Advocates to End Domestic Violence a safe place for battered women

Victims of domestic abuse have a friend in Carson City. Actually, lots of friends.

Advocates to End Domestic Violence, funded by grants and local donations, provides counseling, housing and support for the women victimized by abusive boyfriends or husbands. Two shelters - with a total of 66 beds - are provided to women and their children while they go through the difficult process of severing ties with their abusers.

Director Lisa Lee said most women who come to the shelter or participate in the five-month program have nowhere else to go.

"We try to get them all the help and all the services they need," she said. "Our goal is to get them self-sufficient. If they are working we need to give them a place to live. If they are not, they may need an address or a phone number."

Starting over can also be too expensive for some women who depend on a man's income.

"The biggest stumbling block for some women is the cost of relocating," Lee said. "It can cost as much as $2,000 just to get started. For a single mom with one child that is going to be hard."

The live-in program gives women time to find work, save money and get ready to live independently. Meanwhile, counseling is provided and the women have a stretch of time where they can feel safe going through the paperwork or other court battles to put their abusive relationships behind them.

Of the women who finish the program, 85 percent do not re-enter abusive relationships, according to Advocates statistics.

Three Advocates workers are available at the county courthouse. They monitor police activity, find victim's names and try to counsel them through the maze of court appearances, paperwork and procedures.

In 1999, Advocates recorded 674 domestic disputes that police responded to in Carson City. In all, 419 arrests resulted, 82 of whom were repeat offenders. So far this year, the Carson City Sheriff's Department has recorded 171 misdemeanor domestic battery arrests and 37 felony arrests. The latter involved substantial injury to the victim.

In trying to tender the victims in the courtroom, advocates performed 1278 court accompaniments in 1999. Advocates helped abuse victims file 457 protection orders and 222 stalking orders.

"Both justice of the peaces (Robey Willis and John Tatro) are very supportive," Lee said. "But it's still intimidating and scary.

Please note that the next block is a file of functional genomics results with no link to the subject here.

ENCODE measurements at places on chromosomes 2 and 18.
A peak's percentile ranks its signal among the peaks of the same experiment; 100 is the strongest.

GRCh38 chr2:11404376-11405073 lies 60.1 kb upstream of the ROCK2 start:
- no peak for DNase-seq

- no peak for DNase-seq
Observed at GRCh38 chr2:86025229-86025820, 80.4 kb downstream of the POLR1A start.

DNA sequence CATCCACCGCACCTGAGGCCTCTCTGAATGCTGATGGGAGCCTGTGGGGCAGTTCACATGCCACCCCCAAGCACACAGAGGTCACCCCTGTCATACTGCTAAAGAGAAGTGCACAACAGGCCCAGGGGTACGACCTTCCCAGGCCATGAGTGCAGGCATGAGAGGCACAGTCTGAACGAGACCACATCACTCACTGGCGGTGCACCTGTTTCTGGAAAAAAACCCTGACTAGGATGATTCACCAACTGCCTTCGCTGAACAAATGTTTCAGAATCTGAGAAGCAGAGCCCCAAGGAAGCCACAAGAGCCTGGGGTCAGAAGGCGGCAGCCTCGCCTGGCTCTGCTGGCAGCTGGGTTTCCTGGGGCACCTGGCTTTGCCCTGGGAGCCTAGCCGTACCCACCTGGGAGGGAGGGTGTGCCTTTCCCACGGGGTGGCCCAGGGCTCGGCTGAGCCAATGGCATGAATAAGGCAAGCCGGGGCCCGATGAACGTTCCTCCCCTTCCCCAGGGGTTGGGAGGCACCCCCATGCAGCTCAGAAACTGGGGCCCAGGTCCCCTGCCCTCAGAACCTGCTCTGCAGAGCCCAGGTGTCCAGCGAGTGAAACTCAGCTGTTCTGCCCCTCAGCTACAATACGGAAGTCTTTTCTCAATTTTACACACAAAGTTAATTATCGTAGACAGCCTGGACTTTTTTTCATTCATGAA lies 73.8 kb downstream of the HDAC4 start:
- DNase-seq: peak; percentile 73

"We do about 95 percent of the restraining orders. A restraining order can give a woman peace of mind.

"If you don't have one then the police will look at it differently when they come to your house. And the paperwork can be so complicated."

Even in Carson City, Advocates has difficulty keeping up with the demand created by dysfunctional relationships.

On a typical night this week, 41 women were staying in the emergency shelter. Though the size of the dormitory was increased by 14 beds last year, Lee expects it to be operating at maximum capacity again in about three years.

"The biggest reason people come into the shelter is the kids were affected," she said. "They are reacting to the abuse. That's not going to go away.

"By the time they get to the shelter they have made a tough decision. Most people will do anything to avoid that final step."

The program goes out of the way to accommodate children. For example, Advocates works in conjunction with the Boys & Girls Club of Western Nevada. The club waives the fee for children over 7.

And those types of savings can be important.

Advocates' scant $600,000 yearly budget is funded primarily from grants and donations. Every staff person works under a grant. There are approximately 14 steady funding sources, Lee said.

Part of that funding comes from the Advocates thrift store, opened two years ago.

The biggest service advocates provides is trying to understand where the victim's are coming from, Lee said. "If this guy was a jerk 100 percent of the time, it would be easy to leave him. If it is only 10 percent of the time, it gets hard.

"When a man loses his temper he can do a lot more damage. I bet we have at least four women a year who have their teeth knocked out."

(To get help: Advocates to End Domestic Violence, 883-7654.)


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